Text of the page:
With its integrated RSS reader, the Digg app for Android offers a unique mix of features that set it apart from other news reader apps on the market. It blends Digg's well-known brand of social news with a standard RSS reader similar to the late Google Reader. Unfortunately, though, at this point it seems like neither aspect of this hybrid news app is very impressive. In fact, Digg doesn't even offer a landscape mode or a tablet-optimized version.
The classic Digg experience
The Digg Android app sports a similar look and feel to the Digg.com Web site, with a clean interface that uses plenty of white space to keep things simple. As the companion app to the site, the Digg app similarly lacks key features like comments and categories. Good thing is, the app does perform smoothly, and it reliably syncs to your activity on the Web site.
A simple swipe inward from the left edge of the screen opens the main navigation menu where you'll find, at the very top, a button for Digg Top Stories. This is where you'll find the social news feed that the company has long been known for. The bad thing is, there are no signs of pages for Popular or Upcoming stories, which is a significant letdown considering how important these pages are to the full Digg social news experience on the Web site. Instead, below the Top Stories button, you'll only get links to your Diggs and Saved folders (in addition to your RSS subscriptions).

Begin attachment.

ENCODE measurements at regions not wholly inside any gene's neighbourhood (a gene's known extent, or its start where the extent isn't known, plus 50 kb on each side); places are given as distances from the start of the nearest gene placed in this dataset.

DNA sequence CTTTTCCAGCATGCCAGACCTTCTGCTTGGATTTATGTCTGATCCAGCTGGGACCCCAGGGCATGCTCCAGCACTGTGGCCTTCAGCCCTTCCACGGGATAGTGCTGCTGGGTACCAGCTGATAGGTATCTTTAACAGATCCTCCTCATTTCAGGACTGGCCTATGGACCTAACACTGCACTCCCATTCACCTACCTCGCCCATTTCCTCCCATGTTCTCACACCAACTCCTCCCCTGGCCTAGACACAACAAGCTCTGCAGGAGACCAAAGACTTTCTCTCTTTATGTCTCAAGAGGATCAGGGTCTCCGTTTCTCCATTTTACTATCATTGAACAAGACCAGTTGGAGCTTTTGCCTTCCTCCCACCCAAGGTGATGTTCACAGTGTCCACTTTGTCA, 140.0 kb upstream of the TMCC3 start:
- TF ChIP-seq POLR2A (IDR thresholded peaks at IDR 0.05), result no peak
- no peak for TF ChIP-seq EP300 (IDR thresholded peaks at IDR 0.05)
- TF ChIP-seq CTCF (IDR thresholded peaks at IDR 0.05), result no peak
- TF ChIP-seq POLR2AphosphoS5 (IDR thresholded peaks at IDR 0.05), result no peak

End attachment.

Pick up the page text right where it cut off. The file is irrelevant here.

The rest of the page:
To make Digg more readable on your device, Top Stories are laid out with images that span the width of the screen and large sans-serif headlines above. Since there are no other controls on this main screen, you'll have to give an article a long press if you want to Digg, save, or share it. Conveniently, Digg also lets you save items to Instapaper, Pocket, and Readability, if you happen to subscribe to any of those services. Tapping an article shoots you over to Digg's internal browser, where you get a bigger screen to read the full text and the same controls for sharing, saving, and so on.
Because the app is missing key features like Popular and Upcoming stories, I'm wondering if the social news aspect might be taking a backseat to the increasingly talked-about RSS reader features. Either way, there's no question that Digg's needs some work in this area if it hopes to gain any ground as a social news aggregator.
With Google Reader now long gone, Digg has graciously stepped up to the plate with its own set of mobile features (and corresponding Web site) for subscribing to RSS feeds.
Digg's reader features are built right into the flagship mobile app, which means your RSS subscriptions and social news are accessible all in one place. This makes for a unique news reading experience that other reader apps -- specifically those dedicated only to RSS subscriptions -- can't mimic. As a whole, this sort of hybrid news reader has big potential, but as you'll see in my points below, Digg needs to add some polish to its idea if it hopes to keep users from turning away.